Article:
Even after economic and financial conditions have returned to normal, however, in the absence of further policy actions, the federal budget appears to be on an unsustainable path.And it's a Thelma & Louise sort of unsustainable path. According to one estimate, our national debt as a percentage of GDP is on track to reach 85 percent by 2018 and 100 percent by 2012. Not exactly the sort of profile that conjures up a FICO credit score gold star.
Mint.com Budgeting: Federal Edition
It will be interesting to see if serious momentum builds in Congress to do some budget cutting ahead of the November mid-terms. But before you start in with any snarky asides at the odds of that happening, I'd recommend you take a spin through the Stabilize The U.S. Debt calculator and see how good you are at slashing our federal debt. Created by The Committee for a Responsible Federal Budget, the Stabilize the Debt calculator anoints you Budget-Cutter-In-Chief and challenges you to get the federal debt down from 66 percent today to a mere 60 percent of GDP in 2018. That entails paring $1.32 trillion from the current budget by choosing among more than five dozen potential spending cuts. It's a Mint.com budget tool on steroids.
Social Security, not surprisingly, is one of the eight broad categories in the tool with nine separate a la carte spending changes to consider, including raising the Full Retirement Age to 68 (savings: $110 billion).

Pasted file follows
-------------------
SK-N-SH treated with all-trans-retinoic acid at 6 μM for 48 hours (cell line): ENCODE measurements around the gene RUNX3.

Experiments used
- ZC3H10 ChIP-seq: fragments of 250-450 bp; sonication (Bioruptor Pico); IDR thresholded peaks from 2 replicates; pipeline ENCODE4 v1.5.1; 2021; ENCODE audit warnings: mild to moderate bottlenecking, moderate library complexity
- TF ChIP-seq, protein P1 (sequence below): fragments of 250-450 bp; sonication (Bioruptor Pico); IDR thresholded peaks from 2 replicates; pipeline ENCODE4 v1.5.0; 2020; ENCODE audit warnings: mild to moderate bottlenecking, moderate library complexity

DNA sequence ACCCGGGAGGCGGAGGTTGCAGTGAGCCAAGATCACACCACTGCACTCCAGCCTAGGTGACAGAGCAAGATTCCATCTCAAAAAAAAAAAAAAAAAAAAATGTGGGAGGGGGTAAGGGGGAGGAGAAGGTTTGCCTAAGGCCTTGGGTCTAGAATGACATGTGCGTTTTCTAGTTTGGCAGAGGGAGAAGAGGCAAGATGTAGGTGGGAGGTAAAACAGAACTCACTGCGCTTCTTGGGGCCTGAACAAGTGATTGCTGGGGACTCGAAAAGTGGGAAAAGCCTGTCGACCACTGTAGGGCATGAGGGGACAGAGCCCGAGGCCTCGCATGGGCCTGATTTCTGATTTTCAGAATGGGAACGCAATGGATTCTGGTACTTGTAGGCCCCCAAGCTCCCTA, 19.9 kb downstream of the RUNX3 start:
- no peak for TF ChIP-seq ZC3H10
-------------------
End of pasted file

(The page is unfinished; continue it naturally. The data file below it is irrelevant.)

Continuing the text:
In aggregate the Social Security cuts listed in the calculator would get you nearly half way to the $1.32 trillion in cuts. If that's not where you want to apply the scalpel, you could opt for cuts including reducing the troops in Iraq and Afghanistan to 60,000 (savings: $740 billion) or canceling the unused TARP and American Recovery and Reinvestment Act funds (savings: $350 billion).
The Tax Trap
To play honest, make sure you weigh in on what to do about the soon-to-expire Bush tax cuts. If you want them extended for all, that's going to add about $3.3 trillion to our debt tab. Think there's a lot of savings if only folks making more than $200,000 ($250,000 for married couples filing a joint return) get their tax rates rolled back to pre-Bush levels? Think again. Raising the income and cap gains/dividend rates for that contingent, yet preserving the cuts for everyone else, will still cost us $2.6 trillion.
The intended lesson from all of this is that we face hard choices. That's not news. And nor is it an excuse for kicking the can down the road any longer. Remember, we're already far along an unsustainable path. But the calculator does a nice job of illustrating the complexity of the task. Now if we could only have a mature debate on how best to proceed.